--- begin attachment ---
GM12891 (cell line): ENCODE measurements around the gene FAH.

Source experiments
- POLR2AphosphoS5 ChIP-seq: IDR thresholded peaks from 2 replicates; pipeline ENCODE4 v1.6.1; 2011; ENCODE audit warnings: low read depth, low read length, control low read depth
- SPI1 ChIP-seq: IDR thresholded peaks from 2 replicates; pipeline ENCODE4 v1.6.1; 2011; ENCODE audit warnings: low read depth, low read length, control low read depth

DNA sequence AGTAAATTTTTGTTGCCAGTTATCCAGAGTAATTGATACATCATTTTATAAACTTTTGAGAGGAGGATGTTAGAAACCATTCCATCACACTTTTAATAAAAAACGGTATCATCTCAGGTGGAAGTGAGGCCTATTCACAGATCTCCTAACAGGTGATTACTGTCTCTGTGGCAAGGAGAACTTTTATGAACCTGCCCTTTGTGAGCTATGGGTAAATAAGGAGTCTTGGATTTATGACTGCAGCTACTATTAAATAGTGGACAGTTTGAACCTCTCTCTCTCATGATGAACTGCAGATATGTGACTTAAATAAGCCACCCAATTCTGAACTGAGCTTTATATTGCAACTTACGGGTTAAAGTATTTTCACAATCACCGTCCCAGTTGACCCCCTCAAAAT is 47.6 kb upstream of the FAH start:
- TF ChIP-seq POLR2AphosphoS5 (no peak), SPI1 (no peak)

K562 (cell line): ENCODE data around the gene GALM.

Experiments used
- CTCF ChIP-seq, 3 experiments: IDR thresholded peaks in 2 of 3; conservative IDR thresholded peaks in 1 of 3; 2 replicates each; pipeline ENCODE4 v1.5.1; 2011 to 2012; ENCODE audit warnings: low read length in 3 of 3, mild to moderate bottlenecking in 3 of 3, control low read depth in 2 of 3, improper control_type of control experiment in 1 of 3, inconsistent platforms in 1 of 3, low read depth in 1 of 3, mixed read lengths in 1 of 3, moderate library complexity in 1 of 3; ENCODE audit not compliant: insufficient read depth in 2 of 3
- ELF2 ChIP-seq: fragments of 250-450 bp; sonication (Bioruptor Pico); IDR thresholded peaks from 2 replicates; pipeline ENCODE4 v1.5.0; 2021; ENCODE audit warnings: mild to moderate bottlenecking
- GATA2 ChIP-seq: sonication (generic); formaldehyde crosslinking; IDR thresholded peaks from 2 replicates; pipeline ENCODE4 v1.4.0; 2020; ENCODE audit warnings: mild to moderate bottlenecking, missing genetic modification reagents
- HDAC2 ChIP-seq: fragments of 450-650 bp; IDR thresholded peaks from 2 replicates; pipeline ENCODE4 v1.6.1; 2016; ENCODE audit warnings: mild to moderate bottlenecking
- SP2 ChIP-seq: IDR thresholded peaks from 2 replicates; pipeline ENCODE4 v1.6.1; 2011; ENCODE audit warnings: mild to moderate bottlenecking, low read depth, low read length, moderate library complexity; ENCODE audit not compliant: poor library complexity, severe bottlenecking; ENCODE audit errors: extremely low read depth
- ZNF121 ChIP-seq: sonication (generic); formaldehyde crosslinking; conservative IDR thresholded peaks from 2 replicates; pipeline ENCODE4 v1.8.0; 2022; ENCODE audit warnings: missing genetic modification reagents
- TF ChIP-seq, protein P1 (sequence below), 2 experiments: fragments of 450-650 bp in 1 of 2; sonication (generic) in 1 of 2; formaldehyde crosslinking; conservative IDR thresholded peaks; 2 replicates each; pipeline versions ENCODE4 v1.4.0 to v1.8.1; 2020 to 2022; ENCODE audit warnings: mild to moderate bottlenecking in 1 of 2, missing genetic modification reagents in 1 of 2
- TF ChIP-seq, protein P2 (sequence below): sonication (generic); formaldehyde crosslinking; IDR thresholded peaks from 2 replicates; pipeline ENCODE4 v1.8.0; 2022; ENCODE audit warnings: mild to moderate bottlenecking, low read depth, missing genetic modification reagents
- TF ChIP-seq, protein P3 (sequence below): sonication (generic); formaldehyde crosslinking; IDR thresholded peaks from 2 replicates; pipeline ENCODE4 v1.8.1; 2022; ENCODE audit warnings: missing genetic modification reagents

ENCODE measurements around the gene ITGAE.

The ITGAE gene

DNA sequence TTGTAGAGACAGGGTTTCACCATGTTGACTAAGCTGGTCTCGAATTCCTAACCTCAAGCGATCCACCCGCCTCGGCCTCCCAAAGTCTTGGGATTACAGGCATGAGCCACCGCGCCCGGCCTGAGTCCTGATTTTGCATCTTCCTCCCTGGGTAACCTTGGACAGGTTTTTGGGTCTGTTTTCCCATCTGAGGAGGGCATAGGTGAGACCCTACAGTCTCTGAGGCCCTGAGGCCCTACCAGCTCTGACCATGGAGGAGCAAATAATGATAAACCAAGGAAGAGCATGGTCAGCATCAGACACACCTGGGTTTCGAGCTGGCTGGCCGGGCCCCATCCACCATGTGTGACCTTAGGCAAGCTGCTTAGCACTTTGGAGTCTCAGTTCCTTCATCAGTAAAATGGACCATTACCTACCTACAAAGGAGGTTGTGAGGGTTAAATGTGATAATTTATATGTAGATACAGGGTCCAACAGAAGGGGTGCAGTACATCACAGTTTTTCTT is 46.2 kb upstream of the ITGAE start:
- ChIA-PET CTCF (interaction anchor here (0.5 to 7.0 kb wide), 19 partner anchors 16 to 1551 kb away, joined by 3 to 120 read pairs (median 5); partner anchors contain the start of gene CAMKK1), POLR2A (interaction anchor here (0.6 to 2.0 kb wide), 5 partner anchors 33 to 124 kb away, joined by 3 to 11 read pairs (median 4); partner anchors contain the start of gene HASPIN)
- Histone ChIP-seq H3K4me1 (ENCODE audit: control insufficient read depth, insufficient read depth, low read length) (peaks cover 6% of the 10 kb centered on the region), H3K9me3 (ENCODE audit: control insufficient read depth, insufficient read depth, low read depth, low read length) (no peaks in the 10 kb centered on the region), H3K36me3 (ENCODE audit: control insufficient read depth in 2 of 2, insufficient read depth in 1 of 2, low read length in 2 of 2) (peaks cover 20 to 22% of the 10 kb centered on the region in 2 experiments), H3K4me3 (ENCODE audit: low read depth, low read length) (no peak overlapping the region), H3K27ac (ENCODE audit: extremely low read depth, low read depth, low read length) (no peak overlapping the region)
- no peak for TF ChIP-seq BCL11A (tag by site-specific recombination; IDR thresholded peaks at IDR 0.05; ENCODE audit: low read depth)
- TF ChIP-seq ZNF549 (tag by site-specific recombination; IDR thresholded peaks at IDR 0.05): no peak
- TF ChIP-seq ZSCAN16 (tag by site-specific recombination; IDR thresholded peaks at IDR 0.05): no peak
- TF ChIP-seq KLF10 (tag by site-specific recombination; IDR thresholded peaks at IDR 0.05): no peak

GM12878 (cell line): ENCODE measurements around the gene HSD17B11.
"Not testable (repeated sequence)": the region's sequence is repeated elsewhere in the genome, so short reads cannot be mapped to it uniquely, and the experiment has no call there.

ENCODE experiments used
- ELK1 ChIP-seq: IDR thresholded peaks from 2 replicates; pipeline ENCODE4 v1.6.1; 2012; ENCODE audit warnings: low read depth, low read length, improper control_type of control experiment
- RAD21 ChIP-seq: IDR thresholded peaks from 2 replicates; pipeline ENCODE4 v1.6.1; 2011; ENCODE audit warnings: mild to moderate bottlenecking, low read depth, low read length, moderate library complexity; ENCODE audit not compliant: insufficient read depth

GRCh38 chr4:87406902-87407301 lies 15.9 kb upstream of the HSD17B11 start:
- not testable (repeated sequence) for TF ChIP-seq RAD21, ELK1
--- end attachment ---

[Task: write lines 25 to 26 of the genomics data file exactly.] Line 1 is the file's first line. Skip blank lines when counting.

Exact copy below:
- TF ChIP-seq ZSCAN16 (tag by site-specific recombination; IDR thresholded peaks at IDR 0.05): no peak
- TF ChIP-seq KLF10 (tag by site-specific recombination; IDR thresholded peaks at IDR 0.05): no peak